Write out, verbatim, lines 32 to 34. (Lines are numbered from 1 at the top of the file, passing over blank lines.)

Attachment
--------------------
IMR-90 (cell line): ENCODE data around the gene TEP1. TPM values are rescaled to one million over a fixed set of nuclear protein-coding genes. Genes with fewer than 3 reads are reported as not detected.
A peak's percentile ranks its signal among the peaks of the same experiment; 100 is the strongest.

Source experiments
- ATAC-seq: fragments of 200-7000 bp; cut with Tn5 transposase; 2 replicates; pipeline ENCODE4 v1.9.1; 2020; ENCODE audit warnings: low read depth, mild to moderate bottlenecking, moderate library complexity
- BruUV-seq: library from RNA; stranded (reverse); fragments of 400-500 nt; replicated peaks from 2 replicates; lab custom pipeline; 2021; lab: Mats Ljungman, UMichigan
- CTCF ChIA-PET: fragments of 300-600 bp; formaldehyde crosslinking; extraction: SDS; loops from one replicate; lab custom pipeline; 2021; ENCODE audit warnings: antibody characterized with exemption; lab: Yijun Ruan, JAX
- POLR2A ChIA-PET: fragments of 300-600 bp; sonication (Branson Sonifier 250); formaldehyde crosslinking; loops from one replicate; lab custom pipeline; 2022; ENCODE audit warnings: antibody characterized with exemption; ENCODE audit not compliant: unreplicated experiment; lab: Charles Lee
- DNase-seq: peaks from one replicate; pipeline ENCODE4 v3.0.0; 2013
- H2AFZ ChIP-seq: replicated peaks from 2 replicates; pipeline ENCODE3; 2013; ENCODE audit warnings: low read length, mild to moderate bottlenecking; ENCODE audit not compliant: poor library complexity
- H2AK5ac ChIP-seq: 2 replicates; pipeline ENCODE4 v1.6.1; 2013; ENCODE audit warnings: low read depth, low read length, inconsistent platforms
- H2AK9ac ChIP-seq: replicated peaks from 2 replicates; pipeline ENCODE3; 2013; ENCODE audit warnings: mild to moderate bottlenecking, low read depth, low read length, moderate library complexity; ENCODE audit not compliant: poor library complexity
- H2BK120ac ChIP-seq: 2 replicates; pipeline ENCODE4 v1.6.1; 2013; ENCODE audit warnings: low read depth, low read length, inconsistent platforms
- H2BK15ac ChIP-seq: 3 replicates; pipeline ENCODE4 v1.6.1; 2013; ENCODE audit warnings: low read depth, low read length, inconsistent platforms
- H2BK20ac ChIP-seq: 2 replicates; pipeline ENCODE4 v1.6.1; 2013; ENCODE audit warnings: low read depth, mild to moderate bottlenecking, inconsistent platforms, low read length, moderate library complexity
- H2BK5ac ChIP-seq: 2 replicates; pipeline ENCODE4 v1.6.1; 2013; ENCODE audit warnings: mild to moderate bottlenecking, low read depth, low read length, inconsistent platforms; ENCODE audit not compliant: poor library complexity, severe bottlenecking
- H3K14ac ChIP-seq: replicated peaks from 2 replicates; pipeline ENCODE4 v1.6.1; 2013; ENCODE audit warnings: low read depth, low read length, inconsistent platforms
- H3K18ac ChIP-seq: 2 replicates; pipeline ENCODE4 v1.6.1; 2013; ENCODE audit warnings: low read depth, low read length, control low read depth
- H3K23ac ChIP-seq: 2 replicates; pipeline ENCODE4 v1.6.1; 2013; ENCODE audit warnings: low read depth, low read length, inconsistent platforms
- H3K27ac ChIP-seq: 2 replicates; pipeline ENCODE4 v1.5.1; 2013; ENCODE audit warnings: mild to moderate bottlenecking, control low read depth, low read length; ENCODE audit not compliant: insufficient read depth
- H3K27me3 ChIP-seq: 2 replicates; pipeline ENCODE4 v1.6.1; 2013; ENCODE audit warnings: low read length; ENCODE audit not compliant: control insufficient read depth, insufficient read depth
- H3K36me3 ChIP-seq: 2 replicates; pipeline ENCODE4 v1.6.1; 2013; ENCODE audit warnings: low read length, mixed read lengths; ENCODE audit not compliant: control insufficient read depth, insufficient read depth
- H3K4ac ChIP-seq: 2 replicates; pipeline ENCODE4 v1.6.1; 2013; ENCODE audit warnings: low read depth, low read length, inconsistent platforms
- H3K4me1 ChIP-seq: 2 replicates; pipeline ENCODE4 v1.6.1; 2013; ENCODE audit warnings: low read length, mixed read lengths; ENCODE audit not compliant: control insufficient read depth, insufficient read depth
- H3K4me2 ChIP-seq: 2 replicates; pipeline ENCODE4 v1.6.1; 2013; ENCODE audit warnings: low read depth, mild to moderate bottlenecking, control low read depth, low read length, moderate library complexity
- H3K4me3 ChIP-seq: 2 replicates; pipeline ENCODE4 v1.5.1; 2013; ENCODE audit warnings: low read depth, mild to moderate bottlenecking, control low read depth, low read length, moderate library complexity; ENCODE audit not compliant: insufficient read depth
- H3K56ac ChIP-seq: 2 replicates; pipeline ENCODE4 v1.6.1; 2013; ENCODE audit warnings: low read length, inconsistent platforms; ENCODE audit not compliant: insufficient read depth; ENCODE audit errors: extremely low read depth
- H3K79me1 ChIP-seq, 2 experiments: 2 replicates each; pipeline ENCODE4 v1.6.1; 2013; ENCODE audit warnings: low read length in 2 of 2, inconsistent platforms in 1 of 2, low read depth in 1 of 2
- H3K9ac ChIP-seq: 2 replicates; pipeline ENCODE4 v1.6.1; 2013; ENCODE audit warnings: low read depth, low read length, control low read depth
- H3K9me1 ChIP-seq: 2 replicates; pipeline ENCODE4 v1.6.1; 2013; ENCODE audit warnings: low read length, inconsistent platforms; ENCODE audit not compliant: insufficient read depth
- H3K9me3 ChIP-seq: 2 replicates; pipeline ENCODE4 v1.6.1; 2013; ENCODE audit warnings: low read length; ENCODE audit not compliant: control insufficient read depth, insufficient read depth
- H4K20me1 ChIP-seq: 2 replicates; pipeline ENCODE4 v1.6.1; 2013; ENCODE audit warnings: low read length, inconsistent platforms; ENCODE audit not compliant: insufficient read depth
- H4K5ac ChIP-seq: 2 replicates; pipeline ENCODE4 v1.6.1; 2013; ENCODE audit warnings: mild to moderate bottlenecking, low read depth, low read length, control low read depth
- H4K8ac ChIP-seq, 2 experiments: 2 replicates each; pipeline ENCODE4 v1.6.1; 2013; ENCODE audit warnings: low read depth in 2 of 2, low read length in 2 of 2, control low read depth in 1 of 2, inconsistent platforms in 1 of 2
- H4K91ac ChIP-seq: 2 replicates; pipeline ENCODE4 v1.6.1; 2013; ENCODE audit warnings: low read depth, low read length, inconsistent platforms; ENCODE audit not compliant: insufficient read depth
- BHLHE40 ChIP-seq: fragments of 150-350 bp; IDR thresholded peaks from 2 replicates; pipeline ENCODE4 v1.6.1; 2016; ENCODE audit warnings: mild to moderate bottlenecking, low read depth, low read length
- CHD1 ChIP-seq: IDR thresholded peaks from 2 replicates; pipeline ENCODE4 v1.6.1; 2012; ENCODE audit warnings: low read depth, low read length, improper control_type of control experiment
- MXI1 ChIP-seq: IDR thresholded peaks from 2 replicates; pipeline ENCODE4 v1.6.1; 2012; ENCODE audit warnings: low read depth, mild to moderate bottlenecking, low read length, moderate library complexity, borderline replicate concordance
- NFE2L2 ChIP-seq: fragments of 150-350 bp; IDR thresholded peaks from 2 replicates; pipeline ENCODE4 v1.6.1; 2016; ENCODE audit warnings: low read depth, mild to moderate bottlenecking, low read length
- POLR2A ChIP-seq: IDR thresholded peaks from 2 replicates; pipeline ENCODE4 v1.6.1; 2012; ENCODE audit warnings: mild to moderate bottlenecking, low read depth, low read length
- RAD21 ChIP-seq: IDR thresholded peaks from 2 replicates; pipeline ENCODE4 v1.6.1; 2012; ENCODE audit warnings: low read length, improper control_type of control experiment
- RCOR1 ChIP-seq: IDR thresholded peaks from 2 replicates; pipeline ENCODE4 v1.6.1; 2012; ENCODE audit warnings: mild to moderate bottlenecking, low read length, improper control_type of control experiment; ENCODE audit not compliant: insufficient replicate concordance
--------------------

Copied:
- H4K5ac ChIP-seq: 2 replicates; pipeline ENCODE4 v1.6.1; 2013; ENCODE audit warnings: mild to moderate bottlenecking, low read depth, low read length, control low read depth
- H4K8ac ChIP-seq, 2 experiments: 2 replicates each; pipeline ENCODE4 v1.6.1; 2013; ENCODE audit warnings: low read depth in 2 of 2, low read length in 2 of 2, control low read depth in 1 of 2, inconsistent platforms in 1 of 2
- H4K91ac ChIP-seq: 2 replicates; pipeline ENCODE4 v1.6.1; 2013; ENCODE audit warnings: low read depth, low read length, inconsistent platforms; ENCODE audit not compliant: insufficient read depth